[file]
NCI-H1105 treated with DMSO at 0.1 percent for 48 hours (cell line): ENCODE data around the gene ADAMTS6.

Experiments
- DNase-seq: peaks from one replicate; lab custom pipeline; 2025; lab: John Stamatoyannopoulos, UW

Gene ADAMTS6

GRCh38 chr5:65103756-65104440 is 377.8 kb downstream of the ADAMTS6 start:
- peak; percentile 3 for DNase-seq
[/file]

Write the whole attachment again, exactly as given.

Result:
NCI-H1105 treated with DMSO at 0.1 percent for 48 hours (cell line): ENCODE data around the gene ADAMTS6.

Experiments
- DNase-seq: peaks from one replicate; lab custom pipeline; 2025; lab: John Stamatoyannopoulos, UW

Gene ADAMTS6

GRCh38 chr5:65103756-65104440 is 377.8 kb downstream of the ADAMTS6 start:
- peak; percentile 3 for DNase-seq